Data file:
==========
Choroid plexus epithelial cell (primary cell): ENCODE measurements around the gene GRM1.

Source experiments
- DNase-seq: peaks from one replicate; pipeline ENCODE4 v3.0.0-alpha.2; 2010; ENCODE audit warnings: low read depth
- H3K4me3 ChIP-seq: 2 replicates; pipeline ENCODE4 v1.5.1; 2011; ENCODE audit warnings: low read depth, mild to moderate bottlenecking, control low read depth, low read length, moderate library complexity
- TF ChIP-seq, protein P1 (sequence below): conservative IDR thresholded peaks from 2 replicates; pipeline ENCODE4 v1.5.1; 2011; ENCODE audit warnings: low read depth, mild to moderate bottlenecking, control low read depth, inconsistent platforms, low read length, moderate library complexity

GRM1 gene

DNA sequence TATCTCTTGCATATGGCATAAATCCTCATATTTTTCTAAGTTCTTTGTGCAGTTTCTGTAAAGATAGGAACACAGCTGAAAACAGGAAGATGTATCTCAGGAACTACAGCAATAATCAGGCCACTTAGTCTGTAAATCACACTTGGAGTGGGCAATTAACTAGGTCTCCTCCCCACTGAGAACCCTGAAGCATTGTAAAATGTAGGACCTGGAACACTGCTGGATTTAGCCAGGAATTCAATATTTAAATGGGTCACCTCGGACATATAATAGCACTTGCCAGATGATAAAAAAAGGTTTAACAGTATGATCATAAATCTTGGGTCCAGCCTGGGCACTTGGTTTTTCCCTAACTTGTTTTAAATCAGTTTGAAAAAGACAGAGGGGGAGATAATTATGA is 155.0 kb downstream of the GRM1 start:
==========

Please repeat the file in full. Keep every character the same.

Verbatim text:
Choroid plexus epithelial cell (primary cell): ENCODE measurements around the gene GRM1.

Source experiments
- DNase-seq: peaks from one replicate; pipeline ENCODE4 v3.0.0-alpha.2; 2010; ENCODE audit warnings: low read depth
- H3K4me3 ChIP-seq: 2 replicates; pipeline ENCODE4 v1.5.1; 2011; ENCODE audit warnings: low read depth, mild to moderate bottlenecking, control low read depth, low read length, moderate library complexity
- TF ChIP-seq, protein P1 (sequence below): conservative IDR thresholded peaks from 2 replicates; pipeline ENCODE4 v1.5.1; 2011; ENCODE audit warnings: low read depth, mild to moderate bottlenecking, control low read depth, inconsistent platforms, low read length, moderate library complexity

GRM1 gene

DNA sequence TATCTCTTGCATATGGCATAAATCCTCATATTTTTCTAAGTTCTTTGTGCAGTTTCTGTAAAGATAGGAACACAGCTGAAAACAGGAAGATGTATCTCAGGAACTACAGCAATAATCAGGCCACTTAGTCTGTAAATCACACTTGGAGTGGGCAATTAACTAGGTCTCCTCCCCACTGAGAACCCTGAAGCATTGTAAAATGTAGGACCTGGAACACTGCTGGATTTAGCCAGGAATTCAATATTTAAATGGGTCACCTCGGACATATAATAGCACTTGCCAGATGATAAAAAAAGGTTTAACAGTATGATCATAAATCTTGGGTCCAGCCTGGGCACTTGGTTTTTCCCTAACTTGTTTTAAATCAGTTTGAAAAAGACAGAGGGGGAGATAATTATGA is 155.0 kb downstream of the GRM1 start: